Despite intense research over the last 30 years, debate is still ongoing regarding the nature of neuropathic pain, including controversy as to whether such pain is peripheral or central in origin, and as to whether its etiology is inflammatory or non-inflammatory. Increasing evidence has provided better understanding of the roles of both immune and pro-inflammatory mediators (e.g., the interleukins, TNF-α, complement components, ATP and the chemokines) in the mechanisms of both peripheral and central neuropathic pain [14]. This review will concentrate on current knowledge and experimental models regarding the role of TNF-α, among other cytokines, in neuropathic pain; with an appraisal of available potential therapeutic targets related to TNF-α and directions for future developments in this area.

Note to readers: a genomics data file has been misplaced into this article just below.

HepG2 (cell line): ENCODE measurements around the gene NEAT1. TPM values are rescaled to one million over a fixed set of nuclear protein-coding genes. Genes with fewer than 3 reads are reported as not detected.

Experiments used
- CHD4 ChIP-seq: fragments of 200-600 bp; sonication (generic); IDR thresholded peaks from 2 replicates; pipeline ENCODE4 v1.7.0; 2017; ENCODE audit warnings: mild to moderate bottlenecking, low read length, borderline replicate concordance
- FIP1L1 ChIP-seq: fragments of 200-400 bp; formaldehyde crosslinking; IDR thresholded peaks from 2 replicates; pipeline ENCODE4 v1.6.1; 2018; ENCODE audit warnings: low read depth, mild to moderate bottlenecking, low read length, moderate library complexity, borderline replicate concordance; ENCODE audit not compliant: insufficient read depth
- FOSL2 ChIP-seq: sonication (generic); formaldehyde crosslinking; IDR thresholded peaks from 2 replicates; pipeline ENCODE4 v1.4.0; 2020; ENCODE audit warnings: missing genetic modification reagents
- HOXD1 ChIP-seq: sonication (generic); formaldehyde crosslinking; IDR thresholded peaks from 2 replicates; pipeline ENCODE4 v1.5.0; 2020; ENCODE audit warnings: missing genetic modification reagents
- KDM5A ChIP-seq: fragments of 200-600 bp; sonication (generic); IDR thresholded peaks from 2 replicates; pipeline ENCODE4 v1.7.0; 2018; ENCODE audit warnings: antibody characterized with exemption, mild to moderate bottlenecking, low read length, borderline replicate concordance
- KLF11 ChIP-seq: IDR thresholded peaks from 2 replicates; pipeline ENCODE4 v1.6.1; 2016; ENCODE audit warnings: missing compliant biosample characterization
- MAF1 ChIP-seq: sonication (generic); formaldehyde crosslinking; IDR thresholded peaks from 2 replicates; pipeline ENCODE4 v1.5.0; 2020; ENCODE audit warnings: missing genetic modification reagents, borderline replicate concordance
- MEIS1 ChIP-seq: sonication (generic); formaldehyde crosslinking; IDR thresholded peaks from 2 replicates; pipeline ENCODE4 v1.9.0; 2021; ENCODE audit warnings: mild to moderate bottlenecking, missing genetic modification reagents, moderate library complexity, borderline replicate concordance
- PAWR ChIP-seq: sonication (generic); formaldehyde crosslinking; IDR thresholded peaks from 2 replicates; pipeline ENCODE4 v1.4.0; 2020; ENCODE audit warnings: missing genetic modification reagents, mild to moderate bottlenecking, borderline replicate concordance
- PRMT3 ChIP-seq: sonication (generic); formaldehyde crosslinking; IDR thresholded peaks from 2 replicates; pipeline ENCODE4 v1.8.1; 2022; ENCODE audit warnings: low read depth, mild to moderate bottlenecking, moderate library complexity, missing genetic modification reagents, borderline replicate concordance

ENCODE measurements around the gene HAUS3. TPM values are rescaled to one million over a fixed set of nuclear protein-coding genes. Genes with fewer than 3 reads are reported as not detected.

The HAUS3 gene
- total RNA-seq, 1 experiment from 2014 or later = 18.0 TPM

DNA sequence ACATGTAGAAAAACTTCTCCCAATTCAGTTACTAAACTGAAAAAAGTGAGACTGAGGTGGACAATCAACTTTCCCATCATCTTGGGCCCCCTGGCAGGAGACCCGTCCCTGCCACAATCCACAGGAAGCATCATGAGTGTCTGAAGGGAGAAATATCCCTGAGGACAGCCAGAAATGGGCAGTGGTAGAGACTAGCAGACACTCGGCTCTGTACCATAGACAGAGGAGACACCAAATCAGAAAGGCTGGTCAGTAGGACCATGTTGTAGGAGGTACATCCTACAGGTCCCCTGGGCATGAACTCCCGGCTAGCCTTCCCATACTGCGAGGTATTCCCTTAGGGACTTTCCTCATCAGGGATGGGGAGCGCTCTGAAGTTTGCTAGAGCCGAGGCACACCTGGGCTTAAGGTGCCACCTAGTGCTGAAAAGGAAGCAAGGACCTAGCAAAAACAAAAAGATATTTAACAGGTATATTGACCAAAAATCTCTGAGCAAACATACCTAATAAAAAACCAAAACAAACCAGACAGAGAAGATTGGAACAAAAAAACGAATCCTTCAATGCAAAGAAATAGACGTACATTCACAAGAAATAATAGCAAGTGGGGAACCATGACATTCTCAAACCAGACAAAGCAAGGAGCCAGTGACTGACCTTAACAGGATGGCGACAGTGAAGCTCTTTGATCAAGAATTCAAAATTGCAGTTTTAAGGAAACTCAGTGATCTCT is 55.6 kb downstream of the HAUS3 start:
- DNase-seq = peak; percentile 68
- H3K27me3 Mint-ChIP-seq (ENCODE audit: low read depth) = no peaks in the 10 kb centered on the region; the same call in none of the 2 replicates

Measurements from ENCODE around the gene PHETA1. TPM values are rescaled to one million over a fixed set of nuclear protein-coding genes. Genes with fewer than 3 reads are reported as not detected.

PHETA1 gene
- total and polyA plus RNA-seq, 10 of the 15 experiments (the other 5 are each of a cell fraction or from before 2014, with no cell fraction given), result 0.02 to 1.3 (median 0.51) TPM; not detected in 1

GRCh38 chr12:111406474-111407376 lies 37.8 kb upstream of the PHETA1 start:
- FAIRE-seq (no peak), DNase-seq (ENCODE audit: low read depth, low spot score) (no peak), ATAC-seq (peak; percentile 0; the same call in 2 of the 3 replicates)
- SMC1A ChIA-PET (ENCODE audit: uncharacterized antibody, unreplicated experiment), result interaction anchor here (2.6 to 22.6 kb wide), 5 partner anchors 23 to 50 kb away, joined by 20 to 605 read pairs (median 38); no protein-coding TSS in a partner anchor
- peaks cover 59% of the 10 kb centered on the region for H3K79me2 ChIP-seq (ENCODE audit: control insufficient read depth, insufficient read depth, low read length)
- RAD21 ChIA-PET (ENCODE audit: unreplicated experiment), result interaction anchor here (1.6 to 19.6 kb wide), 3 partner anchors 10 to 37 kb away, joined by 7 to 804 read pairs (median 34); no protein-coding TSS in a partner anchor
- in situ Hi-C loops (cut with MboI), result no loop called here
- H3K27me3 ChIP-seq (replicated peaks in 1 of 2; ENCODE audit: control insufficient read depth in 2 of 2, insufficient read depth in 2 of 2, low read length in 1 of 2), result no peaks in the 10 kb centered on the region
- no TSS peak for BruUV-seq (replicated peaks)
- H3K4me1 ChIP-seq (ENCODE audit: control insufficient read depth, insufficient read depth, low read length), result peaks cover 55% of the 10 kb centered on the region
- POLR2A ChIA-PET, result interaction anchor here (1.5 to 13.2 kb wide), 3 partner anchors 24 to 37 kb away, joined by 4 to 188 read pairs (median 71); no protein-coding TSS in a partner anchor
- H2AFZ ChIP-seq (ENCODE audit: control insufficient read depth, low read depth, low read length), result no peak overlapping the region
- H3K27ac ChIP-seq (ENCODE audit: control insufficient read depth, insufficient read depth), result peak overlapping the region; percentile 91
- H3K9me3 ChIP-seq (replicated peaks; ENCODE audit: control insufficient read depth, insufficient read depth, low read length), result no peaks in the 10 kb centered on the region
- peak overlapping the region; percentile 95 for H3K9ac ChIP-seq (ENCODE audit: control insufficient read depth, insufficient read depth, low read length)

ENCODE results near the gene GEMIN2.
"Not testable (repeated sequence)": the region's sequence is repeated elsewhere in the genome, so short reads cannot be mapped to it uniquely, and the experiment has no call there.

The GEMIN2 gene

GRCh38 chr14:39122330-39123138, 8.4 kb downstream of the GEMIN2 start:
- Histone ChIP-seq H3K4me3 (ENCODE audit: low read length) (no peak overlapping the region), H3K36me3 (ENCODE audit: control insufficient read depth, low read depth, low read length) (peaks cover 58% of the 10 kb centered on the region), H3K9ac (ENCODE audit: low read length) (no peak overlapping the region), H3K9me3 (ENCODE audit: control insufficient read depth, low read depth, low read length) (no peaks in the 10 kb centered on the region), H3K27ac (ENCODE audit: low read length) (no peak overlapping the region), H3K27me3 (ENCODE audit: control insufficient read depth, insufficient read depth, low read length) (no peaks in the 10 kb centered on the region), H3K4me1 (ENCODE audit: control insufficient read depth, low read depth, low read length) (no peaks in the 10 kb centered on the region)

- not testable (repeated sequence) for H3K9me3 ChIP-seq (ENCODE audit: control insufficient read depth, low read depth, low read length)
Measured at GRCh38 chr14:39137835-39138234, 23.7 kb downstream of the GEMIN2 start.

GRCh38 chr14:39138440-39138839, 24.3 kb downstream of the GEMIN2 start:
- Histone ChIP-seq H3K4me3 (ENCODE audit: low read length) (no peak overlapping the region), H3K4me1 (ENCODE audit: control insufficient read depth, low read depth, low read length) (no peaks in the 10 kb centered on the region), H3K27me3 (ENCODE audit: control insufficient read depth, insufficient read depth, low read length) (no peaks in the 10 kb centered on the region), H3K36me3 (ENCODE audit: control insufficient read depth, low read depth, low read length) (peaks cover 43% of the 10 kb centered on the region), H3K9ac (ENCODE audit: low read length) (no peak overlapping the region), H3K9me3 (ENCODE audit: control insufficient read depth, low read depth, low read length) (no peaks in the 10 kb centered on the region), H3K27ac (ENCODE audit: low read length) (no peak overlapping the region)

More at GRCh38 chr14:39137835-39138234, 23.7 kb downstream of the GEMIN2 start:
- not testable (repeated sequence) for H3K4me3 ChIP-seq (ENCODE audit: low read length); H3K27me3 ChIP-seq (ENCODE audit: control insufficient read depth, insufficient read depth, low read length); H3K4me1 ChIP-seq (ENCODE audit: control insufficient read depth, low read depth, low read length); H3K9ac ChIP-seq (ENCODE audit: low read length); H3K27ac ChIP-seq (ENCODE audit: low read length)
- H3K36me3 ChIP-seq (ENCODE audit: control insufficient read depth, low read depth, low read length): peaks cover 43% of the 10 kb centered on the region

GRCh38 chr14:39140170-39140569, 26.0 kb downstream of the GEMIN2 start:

Neuropathic pain as an example of an inflammatory pain model